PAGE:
Six geese are laying

29 December 2016

Interview with

Hugh Hunt

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Graihagh Jackson and Chris Smith are celebrating 12 scientific days of Christmas with the help of Hugh Hunt, Alan Calverd and Eleanor Drinkwater.

Graihagh - Are we ready for the 6th day of Christmas? Our voices should be really warmed up by now...

Everyone sings: on the sixth day of Christmas my true love gave to me, six geese a laying, five gold rings, four calling birds, three French hens, two turtle doves, and a partridge in a pear tree.

Graihagh - So we are back to birds again. But this time not bird calls but bird eggs. Our producer this week, Caroline Steel, has put raw and uncooked chicken eggs in some vinegar for a few days and the results are interesting to say the least! We’ve got a couple here. It’s changed colour! There’s no shell on it anymore. It’s kind of squishy, a bit bouncy, I would say naked. Hugh - can you explain why it has gone all naked and bouncy?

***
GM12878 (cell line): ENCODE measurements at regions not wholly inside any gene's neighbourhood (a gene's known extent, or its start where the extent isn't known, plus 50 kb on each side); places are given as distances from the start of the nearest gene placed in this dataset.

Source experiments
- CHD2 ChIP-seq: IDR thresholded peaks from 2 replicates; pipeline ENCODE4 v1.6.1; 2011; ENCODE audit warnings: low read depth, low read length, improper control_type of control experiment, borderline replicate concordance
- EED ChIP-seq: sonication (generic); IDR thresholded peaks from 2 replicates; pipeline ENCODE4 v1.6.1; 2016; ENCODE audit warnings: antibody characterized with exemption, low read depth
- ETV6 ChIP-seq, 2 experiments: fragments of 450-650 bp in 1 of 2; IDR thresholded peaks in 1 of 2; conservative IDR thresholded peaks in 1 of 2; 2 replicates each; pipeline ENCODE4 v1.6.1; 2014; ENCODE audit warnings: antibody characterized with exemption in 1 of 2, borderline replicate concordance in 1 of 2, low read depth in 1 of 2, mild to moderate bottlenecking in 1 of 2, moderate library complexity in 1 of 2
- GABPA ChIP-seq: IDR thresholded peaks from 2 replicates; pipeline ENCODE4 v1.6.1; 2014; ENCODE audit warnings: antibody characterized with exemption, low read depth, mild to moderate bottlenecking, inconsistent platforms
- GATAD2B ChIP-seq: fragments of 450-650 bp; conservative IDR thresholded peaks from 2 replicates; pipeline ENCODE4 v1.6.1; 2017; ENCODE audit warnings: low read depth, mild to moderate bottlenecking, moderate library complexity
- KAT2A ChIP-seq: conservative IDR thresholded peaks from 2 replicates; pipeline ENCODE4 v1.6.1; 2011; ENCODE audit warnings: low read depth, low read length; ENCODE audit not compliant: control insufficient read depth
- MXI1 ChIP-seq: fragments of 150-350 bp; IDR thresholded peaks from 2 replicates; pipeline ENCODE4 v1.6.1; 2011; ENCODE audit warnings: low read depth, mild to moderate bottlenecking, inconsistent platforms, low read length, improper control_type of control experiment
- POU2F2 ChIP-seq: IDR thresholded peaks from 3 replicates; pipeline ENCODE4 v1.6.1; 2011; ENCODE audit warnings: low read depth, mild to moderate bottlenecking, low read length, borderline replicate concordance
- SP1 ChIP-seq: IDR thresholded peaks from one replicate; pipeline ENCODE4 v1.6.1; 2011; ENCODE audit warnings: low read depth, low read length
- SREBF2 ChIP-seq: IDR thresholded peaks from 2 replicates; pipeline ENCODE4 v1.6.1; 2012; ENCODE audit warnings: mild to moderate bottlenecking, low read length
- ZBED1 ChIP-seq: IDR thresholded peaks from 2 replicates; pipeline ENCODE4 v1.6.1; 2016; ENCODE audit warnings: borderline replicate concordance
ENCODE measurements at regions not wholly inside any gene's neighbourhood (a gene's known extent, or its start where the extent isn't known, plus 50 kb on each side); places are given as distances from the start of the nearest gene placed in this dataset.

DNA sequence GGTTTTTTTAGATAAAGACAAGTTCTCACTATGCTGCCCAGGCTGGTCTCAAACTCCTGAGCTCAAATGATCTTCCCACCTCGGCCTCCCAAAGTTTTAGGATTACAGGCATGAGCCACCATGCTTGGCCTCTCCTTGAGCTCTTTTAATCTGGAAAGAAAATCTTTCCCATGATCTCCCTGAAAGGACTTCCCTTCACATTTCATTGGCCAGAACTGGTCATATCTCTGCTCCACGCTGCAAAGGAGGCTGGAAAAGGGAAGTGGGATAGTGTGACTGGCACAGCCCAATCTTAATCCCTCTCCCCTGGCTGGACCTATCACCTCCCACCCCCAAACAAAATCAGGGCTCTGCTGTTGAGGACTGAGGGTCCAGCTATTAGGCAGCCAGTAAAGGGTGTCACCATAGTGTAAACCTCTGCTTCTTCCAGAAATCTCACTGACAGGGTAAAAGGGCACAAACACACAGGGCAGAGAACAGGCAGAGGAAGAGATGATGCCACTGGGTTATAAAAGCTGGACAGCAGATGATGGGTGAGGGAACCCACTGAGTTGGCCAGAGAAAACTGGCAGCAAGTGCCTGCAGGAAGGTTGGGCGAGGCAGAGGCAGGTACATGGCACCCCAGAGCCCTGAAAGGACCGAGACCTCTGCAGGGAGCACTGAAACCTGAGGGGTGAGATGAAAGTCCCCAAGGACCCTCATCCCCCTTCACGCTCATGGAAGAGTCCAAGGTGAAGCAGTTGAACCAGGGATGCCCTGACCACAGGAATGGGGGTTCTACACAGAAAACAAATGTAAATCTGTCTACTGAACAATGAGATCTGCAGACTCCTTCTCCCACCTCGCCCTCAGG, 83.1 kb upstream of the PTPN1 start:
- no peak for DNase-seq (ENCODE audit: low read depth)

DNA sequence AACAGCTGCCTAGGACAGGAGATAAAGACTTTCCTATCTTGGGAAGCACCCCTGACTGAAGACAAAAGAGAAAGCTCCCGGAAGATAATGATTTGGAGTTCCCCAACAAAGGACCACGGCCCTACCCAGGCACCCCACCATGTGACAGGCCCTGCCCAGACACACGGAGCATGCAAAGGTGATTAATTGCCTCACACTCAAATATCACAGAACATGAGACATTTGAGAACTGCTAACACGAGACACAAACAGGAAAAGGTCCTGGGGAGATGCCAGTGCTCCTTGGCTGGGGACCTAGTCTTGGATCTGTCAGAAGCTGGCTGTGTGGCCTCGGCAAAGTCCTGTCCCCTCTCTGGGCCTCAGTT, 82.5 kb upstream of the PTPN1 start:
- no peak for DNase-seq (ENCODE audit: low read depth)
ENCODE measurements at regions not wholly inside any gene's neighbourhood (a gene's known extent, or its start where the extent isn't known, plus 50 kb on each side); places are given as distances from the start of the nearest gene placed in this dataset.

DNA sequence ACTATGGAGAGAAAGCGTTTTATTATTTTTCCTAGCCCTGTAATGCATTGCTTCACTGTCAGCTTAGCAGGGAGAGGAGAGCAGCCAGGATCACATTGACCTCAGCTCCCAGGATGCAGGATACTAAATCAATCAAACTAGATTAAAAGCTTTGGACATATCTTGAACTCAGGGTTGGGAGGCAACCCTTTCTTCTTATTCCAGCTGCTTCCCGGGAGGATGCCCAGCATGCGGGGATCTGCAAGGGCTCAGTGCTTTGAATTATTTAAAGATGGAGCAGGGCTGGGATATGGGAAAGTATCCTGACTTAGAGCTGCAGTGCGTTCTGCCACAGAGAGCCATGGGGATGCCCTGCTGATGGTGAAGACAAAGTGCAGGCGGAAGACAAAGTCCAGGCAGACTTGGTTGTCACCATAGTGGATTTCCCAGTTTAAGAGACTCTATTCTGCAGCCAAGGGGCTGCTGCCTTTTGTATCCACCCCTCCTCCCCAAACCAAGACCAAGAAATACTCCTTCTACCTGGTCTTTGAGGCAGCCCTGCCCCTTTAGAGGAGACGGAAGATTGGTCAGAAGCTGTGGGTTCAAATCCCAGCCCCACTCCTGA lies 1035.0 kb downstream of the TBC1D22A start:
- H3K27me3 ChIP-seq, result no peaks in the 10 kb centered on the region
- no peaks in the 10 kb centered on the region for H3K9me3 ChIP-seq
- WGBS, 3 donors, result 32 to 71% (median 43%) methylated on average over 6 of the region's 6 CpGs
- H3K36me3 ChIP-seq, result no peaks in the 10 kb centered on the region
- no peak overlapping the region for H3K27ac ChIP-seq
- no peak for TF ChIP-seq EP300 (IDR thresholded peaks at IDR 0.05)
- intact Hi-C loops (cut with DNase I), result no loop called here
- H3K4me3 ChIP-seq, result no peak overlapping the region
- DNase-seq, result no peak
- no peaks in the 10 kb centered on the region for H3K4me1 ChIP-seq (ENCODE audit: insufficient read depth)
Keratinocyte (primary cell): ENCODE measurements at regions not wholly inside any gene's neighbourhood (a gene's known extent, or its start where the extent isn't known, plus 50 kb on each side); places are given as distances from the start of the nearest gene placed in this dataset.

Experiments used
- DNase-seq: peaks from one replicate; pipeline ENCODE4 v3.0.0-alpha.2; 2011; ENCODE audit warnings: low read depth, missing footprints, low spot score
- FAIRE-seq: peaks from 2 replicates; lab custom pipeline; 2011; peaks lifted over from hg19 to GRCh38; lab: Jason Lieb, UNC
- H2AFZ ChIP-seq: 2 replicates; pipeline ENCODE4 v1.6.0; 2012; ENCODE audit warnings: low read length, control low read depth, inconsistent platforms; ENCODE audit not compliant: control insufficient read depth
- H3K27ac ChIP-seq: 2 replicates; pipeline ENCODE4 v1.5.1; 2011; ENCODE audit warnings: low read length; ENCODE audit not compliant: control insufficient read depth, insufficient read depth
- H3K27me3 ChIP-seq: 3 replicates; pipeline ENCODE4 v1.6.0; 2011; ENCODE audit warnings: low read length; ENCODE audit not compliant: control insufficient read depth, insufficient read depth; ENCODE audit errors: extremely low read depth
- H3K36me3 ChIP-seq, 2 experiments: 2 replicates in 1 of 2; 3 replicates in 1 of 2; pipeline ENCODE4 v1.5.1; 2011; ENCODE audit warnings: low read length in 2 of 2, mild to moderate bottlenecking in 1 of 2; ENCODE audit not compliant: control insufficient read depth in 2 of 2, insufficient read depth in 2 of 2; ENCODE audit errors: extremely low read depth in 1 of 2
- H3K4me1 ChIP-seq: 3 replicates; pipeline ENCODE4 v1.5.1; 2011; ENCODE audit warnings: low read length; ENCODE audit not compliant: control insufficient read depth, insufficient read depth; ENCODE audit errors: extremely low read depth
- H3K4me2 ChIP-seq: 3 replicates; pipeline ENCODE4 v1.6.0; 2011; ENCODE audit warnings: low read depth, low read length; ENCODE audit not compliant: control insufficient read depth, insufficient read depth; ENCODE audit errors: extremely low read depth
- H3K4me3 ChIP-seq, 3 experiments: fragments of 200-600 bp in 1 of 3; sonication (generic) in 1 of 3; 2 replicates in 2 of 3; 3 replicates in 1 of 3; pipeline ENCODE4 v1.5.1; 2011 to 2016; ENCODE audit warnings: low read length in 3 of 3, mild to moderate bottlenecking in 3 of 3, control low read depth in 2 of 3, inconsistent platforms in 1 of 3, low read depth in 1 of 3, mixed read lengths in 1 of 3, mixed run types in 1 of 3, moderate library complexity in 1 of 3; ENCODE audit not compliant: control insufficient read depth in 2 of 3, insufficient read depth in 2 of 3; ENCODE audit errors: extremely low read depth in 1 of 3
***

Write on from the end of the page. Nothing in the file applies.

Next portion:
Hugh - Well, the vinegar, it’s an acid; and the egg shell is made of calcium carbonate. And I remember learning at school that "acid plus carbonate gives salt, carbon dioxide and water". And as these eggs were sitting in the vinegar, there were bubbles of what must have been carbon dioxide on the outside. Now, all of that carbonate - all of that shell - has now gone, and it’s very "squidgy".

Graihagh - It is isn’t it? You're "squidging" it and I’m rather nervous you're going to break it.